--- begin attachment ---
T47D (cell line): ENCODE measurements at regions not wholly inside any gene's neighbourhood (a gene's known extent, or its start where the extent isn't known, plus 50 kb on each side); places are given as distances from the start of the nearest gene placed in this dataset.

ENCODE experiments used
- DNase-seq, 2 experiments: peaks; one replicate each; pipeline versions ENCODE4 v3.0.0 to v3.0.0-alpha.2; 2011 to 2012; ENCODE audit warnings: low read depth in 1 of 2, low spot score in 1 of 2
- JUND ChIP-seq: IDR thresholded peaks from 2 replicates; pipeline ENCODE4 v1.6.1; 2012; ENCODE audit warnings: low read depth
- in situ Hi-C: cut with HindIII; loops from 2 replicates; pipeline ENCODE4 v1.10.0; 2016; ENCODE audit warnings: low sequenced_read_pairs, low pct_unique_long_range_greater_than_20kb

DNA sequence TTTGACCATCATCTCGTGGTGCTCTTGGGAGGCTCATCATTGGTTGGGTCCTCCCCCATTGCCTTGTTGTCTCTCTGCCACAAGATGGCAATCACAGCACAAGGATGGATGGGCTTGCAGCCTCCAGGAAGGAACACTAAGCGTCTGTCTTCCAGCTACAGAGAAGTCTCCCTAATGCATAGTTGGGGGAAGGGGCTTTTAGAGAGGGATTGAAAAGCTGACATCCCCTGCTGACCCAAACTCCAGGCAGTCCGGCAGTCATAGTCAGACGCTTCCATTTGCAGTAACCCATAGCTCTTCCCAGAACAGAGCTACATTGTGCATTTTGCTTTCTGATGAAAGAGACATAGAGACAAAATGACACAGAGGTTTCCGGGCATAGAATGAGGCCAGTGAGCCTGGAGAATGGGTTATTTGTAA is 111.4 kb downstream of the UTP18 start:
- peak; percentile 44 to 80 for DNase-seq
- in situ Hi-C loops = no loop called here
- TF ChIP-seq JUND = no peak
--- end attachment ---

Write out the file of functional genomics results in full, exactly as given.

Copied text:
T47D (cell line): ENCODE measurements at regions not wholly inside any gene's neighbourhood (a gene's known extent, or its start where the extent isn't known, plus 50 kb on each side); places are given as distances from the start of the nearest gene placed in this dataset.

ENCODE experiments used
- DNase-seq, 2 experiments: peaks; one replicate each; pipeline versions ENCODE4 v3.0.0 to v3.0.0-alpha.2; 2011 to 2012; ENCODE audit warnings: low read depth in 1 of 2, low spot score in 1 of 2
- JUND ChIP-seq: IDR thresholded peaks from 2 replicates; pipeline ENCODE4 v1.6.1; 2012; ENCODE audit warnings: low read depth
- in situ Hi-C: cut with HindIII; loops from 2 replicates; pipeline ENCODE4 v1.10.0; 2016; ENCODE audit warnings: low sequenced_read_pairs, low pct_unique_long_range_greater_than_20kb

DNA sequence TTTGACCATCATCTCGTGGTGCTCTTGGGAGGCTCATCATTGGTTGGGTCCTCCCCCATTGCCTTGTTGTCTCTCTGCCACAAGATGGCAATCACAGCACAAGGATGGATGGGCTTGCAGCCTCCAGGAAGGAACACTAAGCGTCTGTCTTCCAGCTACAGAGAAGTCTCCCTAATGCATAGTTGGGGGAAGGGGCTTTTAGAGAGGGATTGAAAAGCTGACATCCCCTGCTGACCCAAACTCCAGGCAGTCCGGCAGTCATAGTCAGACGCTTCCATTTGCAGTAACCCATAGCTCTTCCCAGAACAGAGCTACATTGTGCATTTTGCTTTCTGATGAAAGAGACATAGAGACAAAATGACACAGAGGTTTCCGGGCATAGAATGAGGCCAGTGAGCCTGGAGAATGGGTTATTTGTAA is 111.4 kb downstream of the UTP18 start:
- peak; percentile 44 to 80 for DNase-seq
- in situ Hi-C loops = no loop called here
- TF ChIP-seq JUND = no peak